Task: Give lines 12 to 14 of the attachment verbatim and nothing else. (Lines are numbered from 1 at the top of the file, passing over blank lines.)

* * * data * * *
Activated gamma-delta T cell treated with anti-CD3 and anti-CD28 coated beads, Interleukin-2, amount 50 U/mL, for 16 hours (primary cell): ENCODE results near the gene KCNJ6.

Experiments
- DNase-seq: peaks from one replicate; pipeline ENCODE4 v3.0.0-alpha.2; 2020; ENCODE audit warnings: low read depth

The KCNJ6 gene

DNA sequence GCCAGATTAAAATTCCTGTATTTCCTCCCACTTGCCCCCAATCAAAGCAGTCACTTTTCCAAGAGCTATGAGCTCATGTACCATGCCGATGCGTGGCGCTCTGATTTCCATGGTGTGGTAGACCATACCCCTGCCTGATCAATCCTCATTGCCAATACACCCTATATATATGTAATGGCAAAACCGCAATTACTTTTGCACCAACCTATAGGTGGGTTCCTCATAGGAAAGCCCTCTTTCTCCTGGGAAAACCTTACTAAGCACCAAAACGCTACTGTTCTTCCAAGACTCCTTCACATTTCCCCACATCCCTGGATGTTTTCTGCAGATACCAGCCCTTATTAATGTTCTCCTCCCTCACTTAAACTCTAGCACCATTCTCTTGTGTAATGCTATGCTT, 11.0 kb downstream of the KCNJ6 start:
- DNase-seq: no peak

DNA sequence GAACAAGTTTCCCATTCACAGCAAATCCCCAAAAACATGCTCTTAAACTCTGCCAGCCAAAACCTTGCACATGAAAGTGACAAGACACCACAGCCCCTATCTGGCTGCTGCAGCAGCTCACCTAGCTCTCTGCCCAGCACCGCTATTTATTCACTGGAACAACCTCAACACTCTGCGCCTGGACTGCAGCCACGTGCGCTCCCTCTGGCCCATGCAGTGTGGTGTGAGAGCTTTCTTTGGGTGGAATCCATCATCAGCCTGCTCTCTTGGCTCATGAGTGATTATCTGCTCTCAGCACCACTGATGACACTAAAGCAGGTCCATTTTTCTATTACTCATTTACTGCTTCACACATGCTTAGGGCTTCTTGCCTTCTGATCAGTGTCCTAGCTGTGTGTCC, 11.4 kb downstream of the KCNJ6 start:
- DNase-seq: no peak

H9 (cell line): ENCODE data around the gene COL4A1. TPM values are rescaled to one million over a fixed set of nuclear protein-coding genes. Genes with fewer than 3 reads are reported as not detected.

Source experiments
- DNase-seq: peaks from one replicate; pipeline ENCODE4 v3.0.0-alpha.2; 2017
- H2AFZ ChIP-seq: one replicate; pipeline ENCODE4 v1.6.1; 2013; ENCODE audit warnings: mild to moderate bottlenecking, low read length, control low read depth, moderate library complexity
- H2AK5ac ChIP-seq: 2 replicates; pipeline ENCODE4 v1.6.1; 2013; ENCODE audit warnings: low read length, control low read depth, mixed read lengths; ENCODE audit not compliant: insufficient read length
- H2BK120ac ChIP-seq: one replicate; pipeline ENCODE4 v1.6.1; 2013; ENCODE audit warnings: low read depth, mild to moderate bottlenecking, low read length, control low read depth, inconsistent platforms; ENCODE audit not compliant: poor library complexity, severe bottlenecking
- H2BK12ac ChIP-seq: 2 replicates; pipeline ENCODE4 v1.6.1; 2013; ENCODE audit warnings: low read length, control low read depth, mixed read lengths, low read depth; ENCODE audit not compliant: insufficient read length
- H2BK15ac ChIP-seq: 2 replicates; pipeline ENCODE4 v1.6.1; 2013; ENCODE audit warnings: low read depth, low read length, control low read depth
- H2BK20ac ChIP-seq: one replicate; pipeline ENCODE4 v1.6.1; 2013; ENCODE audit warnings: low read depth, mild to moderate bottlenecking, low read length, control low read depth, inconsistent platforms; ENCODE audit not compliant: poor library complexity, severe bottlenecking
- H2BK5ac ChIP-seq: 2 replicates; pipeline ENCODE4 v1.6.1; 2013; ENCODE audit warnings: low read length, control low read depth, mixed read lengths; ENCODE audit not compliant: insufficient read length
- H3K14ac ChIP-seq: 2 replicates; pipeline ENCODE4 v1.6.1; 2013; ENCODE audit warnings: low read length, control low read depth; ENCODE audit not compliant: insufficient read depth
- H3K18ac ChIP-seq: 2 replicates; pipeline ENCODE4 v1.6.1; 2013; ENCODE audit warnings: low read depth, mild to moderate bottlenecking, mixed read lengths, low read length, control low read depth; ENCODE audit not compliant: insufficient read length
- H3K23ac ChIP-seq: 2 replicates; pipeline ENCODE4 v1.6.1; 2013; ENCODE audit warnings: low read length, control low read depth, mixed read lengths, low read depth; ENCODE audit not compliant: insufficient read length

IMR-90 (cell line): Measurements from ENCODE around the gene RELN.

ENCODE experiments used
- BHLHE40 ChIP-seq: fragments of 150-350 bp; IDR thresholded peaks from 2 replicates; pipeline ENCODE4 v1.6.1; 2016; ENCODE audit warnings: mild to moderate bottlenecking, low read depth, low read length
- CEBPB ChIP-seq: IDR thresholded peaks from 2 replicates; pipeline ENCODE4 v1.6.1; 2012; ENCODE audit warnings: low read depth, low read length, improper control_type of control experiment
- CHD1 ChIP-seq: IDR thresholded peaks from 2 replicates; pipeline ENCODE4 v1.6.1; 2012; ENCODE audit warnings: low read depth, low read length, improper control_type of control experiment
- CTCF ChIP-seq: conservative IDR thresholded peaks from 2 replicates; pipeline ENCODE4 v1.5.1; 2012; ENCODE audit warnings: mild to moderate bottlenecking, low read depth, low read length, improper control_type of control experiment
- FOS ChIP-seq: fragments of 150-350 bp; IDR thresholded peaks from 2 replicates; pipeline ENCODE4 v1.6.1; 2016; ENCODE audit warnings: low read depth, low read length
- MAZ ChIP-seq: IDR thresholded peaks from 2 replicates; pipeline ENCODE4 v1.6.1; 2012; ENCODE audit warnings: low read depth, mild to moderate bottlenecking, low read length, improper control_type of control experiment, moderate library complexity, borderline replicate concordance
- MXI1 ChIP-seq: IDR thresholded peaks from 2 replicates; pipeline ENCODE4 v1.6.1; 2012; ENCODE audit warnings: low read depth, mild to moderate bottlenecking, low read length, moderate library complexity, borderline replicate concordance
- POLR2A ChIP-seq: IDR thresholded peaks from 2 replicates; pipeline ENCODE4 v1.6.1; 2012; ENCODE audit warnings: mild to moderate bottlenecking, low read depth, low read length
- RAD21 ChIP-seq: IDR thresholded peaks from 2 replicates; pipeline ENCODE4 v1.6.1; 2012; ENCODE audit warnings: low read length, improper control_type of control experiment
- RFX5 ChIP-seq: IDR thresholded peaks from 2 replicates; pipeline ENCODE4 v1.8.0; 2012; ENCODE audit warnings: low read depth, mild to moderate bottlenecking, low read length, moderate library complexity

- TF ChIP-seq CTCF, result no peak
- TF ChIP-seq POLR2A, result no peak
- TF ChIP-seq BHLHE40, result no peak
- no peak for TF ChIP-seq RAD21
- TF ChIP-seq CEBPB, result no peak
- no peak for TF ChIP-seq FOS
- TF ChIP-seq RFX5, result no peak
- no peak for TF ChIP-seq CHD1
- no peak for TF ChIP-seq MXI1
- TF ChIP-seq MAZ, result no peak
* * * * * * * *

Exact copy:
- H2AFZ ChIP-seq: one replicate; pipeline ENCODE4 v1.6.1; 2013; ENCODE audit warnings: mild to moderate bottlenecking, low read length, control low read depth, moderate library complexity
- H2AK5ac ChIP-seq: 2 replicates; pipeline ENCODE4 v1.6.1; 2013; ENCODE audit warnings: low read length, control low read depth, mixed read lengths; ENCODE audit not compliant: insufficient read length
- H2BK120ac ChIP-seq: one replicate; pipeline ENCODE4 v1.6.1; 2013; ENCODE audit warnings: low read depth, mild to moderate bottlenecking, low read length, control low read depth, inconsistent platforms; ENCODE audit not compliant: poor library complexity, severe bottlenecking